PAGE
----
You can dump this oil anywhere because it’s made from beef talow and not petro. You get 9000 an oil change to save money and the environment.

    Thanks

    Rodney

  9. Heather Cyrus permalink
    November 6, 2010

    Another important aspect to remember when examining the impact of car oil in our water systems is oil leaking from motor vehicles. A brilliant PBS documentary entitled “Poisoned Waters” http://www.pbs.org/wgbh/pages/frontline/poisonedwaters/ uses the Puget Sound (Seattle area) as a frightening example. According to the documentary, 6.3 million gallons of petroleum funnels into the sound every year as runoff from roads and parking lots. This is the equivalent of the Exxon Valdez oil spill being dumped every two years. For those of us with vehicles, it is crucial we keep them maintained and not allow oil leakage. I am an environmental studies student living in the Pacific Northwest and I had no idea this was such a big problem. It would be great to receive more funding for environmental education. A sign near the Sound would be brilliant; help individuals become more aware.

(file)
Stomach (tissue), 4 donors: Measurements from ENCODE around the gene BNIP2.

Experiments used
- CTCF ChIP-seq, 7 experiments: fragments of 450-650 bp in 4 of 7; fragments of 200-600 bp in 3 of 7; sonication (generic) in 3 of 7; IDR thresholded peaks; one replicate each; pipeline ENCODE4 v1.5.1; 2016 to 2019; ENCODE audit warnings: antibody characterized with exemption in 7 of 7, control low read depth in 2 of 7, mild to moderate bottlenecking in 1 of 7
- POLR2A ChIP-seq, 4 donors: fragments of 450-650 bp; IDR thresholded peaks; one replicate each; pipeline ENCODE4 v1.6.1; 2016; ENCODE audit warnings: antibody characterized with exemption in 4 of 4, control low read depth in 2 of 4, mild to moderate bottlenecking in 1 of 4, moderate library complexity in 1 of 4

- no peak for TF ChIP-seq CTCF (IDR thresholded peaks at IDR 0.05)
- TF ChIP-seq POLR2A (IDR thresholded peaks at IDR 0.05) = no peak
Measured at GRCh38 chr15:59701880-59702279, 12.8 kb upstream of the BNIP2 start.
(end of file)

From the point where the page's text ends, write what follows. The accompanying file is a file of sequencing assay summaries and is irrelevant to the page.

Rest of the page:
Heather Cyrus
    heathercyrus.wordpress.com
    tweet @heathercyrus

  10. Michael E. Bailey permalink
    November 6, 2010

    I live in a condo complex in south Orange County and no one tries to change the oilin their car or pickup here. One reason is that dumping it into the gutter is illegal under the rules of the San Diego District of the California Water Quality Control Board which south Orange County is a part. Another reason is that most all the car repair shops here are certified used oil recyclers, so it is easy to go to a garage or repair shop and turn in the used oil or have them change it for you. If anyone has ideas of changing the oil and putting the used oil in the condo association’s trash dumpsters, they have changed their minds because the Association fines $75.00 for a first offence putting illegal waste into the dumpsters and has warnimg signs on each dumpster and dumpster pad. The contractors that remodeled some of the condos tried putting construction debris and things like unused leftover paints into the Association dumpsters and had to pay big fines to the Association for doing that. Best wishes, Michael E. Bailey.